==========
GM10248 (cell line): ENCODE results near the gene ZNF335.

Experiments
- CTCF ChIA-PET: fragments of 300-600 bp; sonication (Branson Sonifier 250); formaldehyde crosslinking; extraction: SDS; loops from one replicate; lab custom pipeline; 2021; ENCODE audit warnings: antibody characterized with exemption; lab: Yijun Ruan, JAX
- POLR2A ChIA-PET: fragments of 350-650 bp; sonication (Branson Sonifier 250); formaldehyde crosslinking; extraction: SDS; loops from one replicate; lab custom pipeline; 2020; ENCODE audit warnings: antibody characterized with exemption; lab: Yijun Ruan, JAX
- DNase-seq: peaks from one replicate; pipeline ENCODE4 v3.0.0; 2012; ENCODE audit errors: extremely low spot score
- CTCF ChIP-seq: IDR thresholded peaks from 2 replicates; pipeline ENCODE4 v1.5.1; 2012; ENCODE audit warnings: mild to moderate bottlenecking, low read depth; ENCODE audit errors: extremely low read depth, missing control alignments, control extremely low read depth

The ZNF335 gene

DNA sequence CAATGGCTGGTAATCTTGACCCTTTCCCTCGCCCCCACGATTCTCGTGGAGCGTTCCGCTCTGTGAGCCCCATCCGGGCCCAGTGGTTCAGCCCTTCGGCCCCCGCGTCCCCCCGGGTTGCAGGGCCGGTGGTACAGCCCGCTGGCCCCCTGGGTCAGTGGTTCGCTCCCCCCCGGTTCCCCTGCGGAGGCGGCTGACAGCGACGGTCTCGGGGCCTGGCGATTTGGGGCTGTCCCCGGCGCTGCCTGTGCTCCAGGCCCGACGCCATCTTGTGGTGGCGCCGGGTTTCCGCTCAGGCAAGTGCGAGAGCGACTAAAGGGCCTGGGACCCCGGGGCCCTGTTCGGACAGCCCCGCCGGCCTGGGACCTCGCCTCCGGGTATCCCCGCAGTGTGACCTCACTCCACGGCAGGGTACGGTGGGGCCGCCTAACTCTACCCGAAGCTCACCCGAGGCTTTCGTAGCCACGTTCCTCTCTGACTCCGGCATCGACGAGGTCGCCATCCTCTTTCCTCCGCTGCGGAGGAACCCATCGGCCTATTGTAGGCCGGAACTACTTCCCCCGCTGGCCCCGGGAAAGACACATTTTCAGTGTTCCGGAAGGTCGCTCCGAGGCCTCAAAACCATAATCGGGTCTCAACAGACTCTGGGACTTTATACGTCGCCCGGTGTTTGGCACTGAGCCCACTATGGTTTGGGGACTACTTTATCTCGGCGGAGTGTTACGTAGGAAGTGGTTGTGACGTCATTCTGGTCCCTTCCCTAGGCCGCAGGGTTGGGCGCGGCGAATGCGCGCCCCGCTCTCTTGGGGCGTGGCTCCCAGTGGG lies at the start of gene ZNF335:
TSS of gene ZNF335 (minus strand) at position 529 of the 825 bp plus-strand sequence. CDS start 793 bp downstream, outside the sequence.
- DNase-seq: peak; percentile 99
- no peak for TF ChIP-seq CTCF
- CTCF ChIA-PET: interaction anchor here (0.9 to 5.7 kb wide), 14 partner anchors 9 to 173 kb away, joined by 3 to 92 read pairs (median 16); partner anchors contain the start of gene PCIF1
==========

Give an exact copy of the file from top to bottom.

GM10248 (cell line): ENCODE results near the gene ZNF335.

Experiments
- CTCF ChIA-PET: fragments of 300-600 bp; sonication (Branson Sonifier 250); formaldehyde crosslinking; extraction: SDS; loops from one replicate; lab custom pipeline; 2021; ENCODE audit warnings: antibody characterized with exemption; lab: Yijun Ruan, JAX
- POLR2A ChIA-PET: fragments of 350-650 bp; sonication (Branson Sonifier 250); formaldehyde crosslinking; extraction: SDS; loops from one replicate; lab custom pipeline; 2020; ENCODE audit warnings: antibody characterized with exemption; lab: Yijun Ruan, JAX
- DNase-seq: peaks from one replicate; pipeline ENCODE4 v3.0.0; 2012; ENCODE audit errors: extremely low spot score
- CTCF ChIP-seq: IDR thresholded peaks from 2 replicates; pipeline ENCODE4 v1.5.1; 2012; ENCODE audit warnings: mild to moderate bottlenecking, low read depth; ENCODE audit errors: extremely low read depth, missing control alignments, control extremely low read depth

The ZNF335 gene

DNA sequence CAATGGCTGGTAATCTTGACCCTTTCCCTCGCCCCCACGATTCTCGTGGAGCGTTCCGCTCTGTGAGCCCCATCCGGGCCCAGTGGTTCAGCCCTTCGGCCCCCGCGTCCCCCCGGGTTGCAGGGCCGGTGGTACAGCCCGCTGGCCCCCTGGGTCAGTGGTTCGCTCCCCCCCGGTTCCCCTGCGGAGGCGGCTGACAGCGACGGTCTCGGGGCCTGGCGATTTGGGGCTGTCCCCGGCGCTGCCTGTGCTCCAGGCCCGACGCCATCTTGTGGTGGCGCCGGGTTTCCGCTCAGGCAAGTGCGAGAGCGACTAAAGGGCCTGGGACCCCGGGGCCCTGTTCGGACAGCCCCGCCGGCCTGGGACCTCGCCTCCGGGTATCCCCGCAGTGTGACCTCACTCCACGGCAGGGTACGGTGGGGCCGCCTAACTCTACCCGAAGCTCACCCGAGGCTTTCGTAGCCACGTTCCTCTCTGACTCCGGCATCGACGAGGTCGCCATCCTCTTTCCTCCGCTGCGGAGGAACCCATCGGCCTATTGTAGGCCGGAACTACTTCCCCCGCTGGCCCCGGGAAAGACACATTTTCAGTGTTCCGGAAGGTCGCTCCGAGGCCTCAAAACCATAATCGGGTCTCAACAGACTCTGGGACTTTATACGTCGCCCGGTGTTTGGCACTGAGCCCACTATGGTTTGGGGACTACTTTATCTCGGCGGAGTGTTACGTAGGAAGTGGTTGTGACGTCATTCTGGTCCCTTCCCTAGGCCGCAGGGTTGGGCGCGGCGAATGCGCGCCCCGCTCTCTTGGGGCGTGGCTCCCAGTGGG lies at the start of gene ZNF335:
TSS of gene ZNF335 (minus strand) at position 529 of the 825 bp plus-strand sequence. CDS start 793 bp downstream, outside the sequence.
- DNase-seq: peak; percentile 99
- no peak for TF ChIP-seq CTCF
- CTCF ChIA-PET: interaction anchor here (0.9 to 5.7 kb wide), 14 partner anchors 9 to 173 kb away, joined by 3 to 92 read pairs (median 16); partner anchors contain the start of gene PCIF1